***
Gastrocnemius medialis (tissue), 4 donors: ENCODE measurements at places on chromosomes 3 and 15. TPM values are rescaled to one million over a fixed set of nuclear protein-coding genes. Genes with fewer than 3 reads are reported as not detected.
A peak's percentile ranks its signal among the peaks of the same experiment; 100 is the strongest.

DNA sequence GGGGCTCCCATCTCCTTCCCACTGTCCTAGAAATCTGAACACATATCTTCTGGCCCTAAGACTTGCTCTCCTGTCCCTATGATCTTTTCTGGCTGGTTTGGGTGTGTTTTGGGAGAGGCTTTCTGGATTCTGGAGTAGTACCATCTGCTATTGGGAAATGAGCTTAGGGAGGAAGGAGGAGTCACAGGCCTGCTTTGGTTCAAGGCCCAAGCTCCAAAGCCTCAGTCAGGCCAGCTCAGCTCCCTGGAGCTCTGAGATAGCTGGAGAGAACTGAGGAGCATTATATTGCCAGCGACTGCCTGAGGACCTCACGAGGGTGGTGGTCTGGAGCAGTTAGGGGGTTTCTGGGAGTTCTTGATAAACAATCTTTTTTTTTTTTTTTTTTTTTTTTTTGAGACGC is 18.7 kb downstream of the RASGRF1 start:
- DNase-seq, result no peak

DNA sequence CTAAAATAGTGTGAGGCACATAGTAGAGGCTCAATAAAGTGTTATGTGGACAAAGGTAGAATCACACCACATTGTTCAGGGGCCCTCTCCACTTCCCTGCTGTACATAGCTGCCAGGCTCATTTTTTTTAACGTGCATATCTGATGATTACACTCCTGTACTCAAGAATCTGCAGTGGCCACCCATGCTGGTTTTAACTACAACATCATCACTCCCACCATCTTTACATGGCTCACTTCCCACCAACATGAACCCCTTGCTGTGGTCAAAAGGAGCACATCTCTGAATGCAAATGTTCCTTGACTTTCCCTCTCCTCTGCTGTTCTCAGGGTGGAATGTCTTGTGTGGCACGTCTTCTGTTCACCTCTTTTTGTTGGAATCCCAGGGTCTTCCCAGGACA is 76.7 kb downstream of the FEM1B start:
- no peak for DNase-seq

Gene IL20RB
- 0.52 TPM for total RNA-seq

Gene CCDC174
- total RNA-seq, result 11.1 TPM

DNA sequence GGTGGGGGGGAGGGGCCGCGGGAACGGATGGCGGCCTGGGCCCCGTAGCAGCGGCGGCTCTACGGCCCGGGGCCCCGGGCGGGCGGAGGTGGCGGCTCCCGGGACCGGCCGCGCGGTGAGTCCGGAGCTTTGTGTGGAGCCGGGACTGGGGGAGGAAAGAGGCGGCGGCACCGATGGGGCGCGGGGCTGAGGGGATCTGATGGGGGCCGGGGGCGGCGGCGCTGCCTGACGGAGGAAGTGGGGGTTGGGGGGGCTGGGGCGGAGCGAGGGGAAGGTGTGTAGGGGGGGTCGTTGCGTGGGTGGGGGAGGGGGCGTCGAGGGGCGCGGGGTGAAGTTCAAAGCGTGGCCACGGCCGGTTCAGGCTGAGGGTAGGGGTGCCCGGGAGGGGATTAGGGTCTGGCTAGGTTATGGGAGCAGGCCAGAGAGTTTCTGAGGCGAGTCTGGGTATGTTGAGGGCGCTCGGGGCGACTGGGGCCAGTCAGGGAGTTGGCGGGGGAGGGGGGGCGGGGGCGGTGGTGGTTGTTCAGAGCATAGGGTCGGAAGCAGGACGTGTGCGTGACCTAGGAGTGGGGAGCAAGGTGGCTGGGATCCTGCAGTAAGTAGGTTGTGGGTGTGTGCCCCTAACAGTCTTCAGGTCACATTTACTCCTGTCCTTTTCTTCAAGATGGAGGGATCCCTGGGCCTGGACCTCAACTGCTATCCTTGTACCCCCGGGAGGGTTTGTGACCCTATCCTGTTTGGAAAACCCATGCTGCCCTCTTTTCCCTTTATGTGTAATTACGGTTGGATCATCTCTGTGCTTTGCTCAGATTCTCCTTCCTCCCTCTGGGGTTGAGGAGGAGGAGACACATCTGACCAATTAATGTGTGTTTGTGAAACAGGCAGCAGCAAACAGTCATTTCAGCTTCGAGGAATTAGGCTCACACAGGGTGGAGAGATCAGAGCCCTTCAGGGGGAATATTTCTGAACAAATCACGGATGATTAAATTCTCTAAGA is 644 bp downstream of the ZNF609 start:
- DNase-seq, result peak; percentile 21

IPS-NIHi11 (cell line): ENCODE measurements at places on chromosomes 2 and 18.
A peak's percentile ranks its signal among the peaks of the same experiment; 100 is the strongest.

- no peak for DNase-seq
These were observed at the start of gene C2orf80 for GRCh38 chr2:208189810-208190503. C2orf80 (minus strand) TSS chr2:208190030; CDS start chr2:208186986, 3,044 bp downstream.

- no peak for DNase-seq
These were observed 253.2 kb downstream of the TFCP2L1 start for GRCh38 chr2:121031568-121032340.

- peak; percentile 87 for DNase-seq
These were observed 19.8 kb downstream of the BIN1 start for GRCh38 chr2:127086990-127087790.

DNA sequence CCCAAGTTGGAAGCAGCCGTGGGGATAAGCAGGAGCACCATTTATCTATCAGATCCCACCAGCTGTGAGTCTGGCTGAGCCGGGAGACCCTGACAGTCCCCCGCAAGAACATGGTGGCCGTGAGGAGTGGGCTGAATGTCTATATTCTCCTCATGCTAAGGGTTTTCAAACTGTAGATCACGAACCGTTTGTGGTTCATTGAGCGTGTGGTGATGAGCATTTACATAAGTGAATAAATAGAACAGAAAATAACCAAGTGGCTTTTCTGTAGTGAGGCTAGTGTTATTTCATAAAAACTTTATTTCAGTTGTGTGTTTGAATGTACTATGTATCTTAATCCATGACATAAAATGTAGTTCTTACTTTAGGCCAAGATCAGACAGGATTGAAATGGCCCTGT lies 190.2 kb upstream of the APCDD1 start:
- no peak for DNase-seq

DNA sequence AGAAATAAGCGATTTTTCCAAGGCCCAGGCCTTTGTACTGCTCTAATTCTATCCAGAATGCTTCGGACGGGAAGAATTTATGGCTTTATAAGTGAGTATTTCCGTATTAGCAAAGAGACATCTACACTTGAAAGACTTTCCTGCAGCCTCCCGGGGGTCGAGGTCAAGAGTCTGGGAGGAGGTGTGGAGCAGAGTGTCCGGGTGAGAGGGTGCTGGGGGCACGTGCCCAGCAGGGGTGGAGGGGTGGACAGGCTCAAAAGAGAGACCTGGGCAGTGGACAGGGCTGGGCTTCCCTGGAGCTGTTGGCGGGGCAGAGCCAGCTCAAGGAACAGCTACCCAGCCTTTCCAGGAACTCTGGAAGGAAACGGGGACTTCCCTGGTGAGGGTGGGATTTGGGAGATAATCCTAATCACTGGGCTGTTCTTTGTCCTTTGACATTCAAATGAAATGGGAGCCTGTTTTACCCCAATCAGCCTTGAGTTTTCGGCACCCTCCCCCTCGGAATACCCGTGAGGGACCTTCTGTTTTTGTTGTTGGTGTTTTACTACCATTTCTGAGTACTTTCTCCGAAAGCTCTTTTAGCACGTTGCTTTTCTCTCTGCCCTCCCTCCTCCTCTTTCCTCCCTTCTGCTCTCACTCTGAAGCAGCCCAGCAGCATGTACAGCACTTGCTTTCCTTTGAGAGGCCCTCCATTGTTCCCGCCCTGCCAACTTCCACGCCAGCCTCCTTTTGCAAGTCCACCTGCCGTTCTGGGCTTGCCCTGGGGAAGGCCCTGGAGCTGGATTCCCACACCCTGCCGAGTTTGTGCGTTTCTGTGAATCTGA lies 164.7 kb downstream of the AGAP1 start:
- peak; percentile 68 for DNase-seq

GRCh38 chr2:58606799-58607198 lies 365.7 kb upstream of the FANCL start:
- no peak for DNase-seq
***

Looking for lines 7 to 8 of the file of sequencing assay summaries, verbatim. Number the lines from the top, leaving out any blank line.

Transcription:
Gene IL20RB
- 0.52 TPM for total RNA-seq